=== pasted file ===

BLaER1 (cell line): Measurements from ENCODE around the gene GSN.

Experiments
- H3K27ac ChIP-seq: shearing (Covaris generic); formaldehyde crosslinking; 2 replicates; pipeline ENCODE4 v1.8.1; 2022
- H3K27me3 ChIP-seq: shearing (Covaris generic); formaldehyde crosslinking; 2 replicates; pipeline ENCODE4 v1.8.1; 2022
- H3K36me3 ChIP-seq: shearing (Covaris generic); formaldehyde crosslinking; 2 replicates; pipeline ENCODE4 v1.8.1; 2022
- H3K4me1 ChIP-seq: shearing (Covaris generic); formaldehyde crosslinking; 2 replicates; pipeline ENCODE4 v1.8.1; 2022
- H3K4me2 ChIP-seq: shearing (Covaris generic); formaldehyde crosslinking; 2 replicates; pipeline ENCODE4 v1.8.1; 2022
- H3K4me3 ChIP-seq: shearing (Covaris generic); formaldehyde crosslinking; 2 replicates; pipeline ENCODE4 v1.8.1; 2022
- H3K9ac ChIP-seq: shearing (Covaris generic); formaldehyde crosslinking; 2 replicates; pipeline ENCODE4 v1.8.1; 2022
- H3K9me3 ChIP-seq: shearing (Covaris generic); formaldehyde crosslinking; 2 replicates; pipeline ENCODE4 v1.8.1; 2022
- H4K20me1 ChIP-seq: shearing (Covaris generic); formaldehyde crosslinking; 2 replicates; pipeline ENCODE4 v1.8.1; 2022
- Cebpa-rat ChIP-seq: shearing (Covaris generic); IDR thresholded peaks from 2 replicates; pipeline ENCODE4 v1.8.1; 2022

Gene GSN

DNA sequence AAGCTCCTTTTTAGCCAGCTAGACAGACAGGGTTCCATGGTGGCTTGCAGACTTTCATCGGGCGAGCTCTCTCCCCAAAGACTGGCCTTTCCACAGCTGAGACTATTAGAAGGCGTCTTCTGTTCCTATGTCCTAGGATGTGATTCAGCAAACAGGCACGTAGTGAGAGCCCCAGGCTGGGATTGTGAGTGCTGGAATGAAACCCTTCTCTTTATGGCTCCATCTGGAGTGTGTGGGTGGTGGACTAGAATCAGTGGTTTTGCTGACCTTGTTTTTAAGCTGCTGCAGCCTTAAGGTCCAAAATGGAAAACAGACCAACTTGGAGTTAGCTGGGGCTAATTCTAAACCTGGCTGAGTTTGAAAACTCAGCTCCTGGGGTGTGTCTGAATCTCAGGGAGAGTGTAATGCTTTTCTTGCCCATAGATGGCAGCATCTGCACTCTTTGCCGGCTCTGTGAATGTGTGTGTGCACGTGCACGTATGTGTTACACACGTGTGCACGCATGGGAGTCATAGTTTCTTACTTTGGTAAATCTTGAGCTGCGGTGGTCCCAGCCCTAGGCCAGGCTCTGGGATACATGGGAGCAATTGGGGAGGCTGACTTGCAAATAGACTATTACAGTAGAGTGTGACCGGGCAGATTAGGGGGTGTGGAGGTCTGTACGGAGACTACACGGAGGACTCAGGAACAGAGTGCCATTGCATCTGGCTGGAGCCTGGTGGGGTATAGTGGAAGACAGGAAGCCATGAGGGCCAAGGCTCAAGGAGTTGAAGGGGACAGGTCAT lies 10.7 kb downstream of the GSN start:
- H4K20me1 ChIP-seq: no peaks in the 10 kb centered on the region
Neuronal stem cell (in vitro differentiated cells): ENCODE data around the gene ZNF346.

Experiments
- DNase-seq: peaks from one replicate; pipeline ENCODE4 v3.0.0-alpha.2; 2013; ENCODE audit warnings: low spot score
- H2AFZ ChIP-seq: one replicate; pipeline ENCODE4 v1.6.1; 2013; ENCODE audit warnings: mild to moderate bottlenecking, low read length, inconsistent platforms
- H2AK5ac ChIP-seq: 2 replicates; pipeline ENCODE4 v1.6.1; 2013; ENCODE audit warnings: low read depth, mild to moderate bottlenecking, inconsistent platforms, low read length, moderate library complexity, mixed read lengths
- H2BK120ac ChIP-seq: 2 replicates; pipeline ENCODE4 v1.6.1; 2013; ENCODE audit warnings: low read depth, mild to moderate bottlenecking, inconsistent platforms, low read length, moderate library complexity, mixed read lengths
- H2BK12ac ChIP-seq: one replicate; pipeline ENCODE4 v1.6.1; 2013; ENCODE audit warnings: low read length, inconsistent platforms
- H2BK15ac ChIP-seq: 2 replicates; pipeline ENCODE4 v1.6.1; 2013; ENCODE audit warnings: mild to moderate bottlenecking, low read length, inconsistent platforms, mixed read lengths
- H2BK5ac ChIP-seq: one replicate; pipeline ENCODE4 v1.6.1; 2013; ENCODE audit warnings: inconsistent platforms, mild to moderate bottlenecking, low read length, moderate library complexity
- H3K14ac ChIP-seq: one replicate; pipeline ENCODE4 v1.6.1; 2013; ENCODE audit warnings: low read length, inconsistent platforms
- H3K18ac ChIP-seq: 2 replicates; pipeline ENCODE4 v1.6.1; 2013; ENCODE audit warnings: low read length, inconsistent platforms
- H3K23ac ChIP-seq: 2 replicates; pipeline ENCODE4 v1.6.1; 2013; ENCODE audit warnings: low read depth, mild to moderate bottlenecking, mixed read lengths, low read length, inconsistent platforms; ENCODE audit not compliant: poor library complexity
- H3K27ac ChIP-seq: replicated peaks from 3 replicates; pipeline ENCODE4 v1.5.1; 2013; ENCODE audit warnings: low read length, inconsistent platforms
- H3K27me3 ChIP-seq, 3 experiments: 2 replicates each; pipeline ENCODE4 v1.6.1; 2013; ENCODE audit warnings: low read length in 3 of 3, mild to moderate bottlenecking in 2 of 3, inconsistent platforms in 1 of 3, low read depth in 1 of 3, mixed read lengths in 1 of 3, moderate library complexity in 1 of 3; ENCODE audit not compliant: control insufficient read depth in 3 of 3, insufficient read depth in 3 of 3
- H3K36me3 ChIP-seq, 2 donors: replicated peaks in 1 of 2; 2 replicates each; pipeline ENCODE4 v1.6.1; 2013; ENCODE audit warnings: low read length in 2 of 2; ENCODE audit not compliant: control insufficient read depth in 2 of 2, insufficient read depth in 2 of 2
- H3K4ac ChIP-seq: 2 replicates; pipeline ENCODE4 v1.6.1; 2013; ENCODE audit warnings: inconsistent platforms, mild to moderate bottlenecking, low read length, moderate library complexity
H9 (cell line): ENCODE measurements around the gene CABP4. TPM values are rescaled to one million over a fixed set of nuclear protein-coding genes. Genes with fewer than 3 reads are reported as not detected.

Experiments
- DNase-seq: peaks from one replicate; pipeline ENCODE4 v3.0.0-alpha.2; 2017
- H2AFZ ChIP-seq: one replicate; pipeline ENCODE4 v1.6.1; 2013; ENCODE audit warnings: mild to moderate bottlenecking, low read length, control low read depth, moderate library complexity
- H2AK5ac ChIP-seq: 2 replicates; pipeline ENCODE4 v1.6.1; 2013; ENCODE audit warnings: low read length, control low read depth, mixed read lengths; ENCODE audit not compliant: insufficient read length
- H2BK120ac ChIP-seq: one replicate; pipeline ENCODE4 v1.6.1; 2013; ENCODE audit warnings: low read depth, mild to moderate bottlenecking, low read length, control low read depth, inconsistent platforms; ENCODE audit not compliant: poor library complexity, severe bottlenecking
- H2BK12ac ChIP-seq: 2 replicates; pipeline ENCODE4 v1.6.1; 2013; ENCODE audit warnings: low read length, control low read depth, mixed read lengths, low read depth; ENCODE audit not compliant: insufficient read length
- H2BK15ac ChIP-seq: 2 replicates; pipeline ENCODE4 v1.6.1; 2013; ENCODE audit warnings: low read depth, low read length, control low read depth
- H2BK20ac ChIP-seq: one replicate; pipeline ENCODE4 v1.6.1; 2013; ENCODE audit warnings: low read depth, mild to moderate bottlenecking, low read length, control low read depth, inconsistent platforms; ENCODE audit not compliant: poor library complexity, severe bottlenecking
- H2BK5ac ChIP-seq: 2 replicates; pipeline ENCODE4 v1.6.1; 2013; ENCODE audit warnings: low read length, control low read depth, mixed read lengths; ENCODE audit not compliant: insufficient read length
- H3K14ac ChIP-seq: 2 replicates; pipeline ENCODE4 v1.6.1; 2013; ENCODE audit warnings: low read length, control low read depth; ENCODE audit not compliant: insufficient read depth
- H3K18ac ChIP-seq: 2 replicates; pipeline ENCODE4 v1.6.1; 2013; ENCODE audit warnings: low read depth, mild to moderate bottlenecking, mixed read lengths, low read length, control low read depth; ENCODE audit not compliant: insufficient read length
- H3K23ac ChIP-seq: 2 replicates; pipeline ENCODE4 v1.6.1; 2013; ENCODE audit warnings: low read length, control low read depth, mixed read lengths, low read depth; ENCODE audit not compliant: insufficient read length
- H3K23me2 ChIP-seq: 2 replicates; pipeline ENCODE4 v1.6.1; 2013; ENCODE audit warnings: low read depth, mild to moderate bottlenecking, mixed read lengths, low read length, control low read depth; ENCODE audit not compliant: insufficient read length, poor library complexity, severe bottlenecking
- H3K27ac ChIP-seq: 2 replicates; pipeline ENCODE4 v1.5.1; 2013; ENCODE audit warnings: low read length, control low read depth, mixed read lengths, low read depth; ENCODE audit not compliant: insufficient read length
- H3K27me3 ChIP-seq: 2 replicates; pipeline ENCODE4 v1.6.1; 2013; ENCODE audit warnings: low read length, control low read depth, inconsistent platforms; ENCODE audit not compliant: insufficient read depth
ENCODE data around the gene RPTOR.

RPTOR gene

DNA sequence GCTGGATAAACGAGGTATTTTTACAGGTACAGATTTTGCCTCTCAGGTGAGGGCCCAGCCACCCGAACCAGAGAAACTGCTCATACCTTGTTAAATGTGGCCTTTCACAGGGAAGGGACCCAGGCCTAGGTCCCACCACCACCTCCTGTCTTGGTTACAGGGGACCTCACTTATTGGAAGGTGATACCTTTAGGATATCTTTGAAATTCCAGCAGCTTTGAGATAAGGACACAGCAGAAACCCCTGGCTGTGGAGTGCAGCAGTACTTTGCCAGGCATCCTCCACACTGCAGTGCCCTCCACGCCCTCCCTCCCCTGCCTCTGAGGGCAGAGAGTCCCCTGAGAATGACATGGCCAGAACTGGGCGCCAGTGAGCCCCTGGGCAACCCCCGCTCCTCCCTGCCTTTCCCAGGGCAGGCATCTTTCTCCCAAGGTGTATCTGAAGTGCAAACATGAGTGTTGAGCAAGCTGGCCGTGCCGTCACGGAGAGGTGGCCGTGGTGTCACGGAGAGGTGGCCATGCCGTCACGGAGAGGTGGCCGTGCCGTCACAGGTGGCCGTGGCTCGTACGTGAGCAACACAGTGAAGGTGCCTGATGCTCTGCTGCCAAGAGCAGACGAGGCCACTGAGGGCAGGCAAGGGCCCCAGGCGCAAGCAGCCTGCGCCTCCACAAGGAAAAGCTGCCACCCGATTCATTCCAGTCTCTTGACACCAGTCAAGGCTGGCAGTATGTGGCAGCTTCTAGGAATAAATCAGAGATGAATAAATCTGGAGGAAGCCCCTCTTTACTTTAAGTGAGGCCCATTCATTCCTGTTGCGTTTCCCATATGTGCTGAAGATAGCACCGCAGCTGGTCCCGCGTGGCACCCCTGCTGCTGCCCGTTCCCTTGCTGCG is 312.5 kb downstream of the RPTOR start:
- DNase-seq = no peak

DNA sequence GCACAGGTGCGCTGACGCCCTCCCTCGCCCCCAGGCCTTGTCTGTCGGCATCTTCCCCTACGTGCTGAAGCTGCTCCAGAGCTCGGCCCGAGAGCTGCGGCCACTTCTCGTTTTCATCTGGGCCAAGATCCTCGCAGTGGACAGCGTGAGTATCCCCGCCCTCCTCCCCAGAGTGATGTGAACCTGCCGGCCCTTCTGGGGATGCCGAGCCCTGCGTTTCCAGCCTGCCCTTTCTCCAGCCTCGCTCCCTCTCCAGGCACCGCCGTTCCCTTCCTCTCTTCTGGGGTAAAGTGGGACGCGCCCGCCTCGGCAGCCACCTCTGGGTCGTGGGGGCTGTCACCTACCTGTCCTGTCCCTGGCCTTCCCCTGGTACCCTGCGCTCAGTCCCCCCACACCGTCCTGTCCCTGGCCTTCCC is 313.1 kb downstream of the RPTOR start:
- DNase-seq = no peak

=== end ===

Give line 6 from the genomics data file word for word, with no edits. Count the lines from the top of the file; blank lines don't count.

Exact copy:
- H3K4me1 ChIP-seq: shearing (Covaris generic); formaldehyde crosslinking; 2 replicates; pipeline ENCODE4 v1.8.1; 2022